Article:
I’m back in 2018 now, and have equipped myself with a brand new iPhone so that I too can continue to peer into the endless abyss that is a little blue screen. I survived for the first 18 years of my life without an iPhone. I didn’t die when I was “disconnected” for a week; it was an unexpected, albeit important lesson in being more present and aware.

Lifeline: Phone a Friend.

Lifeline: Phone a Friend.

How to Move to New York City: Fresh Out of College Edition

Someone once told me that I should write about what I know. I've received many questions about how I seemingly packed up and moved to New York right out of college, without a job, in the midst of winter. A lot of young people have this aspiration to leave the city they grew up in, or get out of the college town they've been in for the past 4+ years. I was no different. I spent half of my life in Bangkok, and the other half in Portland. I needed a change, and I wanted a big change. A very close friend from college had moved to New York a couple years prior, and suggested that maybe I give it a shot.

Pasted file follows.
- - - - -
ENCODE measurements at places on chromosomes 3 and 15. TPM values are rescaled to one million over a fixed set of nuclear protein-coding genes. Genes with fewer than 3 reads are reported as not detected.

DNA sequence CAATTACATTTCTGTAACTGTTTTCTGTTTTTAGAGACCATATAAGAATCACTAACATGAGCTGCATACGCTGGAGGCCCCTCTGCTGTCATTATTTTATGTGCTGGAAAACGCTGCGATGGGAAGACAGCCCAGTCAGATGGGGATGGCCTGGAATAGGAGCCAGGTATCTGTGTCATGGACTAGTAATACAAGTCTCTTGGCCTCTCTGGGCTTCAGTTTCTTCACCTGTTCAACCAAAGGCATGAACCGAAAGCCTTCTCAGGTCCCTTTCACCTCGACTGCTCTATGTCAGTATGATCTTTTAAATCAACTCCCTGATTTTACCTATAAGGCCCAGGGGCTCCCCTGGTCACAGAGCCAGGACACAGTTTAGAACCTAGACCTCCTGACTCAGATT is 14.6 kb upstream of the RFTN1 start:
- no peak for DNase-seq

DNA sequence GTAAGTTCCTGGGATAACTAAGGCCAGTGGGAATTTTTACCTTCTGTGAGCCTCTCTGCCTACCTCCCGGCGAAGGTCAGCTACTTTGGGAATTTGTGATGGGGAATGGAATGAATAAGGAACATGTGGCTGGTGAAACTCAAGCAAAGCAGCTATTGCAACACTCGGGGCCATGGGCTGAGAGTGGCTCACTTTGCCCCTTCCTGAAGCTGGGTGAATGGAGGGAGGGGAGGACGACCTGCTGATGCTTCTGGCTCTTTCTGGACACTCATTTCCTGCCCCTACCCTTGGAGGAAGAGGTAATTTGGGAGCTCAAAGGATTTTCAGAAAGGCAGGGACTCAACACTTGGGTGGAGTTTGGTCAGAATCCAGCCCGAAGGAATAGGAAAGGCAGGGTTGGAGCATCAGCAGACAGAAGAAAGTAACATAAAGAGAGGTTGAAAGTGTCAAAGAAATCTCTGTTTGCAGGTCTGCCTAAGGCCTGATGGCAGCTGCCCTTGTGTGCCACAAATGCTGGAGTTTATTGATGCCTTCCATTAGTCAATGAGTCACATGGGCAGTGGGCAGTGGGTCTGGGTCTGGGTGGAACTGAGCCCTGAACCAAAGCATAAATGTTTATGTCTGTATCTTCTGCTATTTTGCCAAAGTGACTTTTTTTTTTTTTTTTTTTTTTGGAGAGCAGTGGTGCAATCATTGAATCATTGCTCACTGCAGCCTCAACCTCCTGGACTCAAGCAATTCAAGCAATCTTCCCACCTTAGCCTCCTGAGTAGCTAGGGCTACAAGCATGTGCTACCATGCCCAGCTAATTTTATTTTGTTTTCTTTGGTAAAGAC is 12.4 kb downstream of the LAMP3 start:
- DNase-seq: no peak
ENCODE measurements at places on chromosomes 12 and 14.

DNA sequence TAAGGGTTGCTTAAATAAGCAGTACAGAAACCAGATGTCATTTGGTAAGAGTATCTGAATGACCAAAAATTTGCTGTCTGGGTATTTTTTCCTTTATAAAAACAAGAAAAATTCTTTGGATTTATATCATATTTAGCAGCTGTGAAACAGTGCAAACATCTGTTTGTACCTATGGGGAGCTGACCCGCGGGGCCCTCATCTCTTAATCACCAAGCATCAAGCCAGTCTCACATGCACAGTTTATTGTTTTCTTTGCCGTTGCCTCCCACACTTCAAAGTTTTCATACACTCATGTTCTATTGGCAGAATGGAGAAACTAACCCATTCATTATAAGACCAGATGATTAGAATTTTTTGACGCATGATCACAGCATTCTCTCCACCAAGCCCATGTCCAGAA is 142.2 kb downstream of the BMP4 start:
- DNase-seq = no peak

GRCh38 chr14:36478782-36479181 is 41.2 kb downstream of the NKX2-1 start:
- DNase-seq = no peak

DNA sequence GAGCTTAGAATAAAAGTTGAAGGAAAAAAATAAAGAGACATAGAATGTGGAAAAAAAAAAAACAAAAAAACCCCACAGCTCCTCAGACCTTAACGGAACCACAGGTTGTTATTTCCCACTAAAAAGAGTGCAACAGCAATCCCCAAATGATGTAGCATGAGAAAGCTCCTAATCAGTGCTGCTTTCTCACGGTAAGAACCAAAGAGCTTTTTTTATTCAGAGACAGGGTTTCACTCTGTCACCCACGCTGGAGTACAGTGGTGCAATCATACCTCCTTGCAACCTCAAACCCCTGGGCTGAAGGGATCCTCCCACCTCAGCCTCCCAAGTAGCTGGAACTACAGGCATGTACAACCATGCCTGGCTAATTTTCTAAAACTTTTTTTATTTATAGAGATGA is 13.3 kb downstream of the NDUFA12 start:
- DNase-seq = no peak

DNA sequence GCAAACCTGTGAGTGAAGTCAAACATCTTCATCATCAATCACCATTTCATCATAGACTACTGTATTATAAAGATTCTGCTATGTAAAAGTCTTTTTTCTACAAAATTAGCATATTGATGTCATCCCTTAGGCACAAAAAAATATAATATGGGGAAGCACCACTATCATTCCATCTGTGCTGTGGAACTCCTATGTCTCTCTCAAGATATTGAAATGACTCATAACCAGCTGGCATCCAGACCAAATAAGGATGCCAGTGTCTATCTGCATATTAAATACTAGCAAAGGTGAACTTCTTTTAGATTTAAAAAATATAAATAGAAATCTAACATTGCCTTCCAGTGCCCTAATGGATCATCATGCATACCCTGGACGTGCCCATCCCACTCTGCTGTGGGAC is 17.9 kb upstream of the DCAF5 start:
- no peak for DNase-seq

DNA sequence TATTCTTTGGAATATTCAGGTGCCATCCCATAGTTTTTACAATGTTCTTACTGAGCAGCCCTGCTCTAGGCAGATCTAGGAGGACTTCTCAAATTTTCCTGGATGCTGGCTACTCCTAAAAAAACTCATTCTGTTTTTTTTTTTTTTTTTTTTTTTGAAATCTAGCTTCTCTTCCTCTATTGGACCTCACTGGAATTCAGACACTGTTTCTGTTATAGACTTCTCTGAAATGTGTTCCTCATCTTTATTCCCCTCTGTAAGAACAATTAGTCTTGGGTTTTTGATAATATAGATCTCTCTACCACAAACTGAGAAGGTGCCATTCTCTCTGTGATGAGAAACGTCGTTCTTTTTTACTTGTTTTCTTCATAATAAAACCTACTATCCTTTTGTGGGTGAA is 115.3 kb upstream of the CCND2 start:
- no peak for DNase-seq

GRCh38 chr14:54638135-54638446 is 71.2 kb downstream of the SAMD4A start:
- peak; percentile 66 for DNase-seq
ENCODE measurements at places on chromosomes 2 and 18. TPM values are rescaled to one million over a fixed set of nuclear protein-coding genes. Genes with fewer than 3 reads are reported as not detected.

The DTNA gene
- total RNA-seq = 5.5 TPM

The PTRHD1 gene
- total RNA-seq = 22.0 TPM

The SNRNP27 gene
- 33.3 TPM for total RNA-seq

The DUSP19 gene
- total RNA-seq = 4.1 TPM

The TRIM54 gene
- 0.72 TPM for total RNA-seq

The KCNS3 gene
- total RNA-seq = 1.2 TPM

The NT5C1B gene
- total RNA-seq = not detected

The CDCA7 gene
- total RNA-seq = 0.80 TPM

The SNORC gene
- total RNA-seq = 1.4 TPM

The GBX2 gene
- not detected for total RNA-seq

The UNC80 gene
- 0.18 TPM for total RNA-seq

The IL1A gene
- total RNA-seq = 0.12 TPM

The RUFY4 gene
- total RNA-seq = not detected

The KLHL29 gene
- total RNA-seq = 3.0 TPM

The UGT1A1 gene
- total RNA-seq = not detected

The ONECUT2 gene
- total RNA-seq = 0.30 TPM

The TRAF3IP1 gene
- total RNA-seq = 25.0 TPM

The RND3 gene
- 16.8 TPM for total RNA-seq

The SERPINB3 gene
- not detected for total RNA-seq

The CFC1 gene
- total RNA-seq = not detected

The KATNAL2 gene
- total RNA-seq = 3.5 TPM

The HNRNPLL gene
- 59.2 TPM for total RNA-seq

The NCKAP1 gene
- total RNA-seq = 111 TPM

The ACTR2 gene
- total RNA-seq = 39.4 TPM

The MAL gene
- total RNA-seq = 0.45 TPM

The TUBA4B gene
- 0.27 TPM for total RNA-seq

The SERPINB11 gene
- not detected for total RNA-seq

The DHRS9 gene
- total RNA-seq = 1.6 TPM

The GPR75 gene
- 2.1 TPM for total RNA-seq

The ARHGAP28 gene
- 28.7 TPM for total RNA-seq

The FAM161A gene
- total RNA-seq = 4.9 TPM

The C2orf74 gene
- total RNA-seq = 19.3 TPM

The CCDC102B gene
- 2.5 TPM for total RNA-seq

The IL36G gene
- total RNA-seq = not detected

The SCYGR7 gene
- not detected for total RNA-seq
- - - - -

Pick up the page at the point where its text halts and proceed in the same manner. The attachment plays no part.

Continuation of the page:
Here are a few things I feel are most important to consider when contemplating a move:

  • finances
  • career
  • housing
  • adaptability

Finances

I was coming up on my final semester of school, and due to officially graduate in December of 2015. I had been working at the same company for five years, since I started college. I had some money saved up but I knew that if I were to move to a super expensive city without a job, and no place to live, I was going to need as much cash as possible. I had this idea of moving cross-country back in March 2015, so I picked up a second job as a server during the summer when school was off, and saved all of my tips. Seriously, save up as much as you possibly can.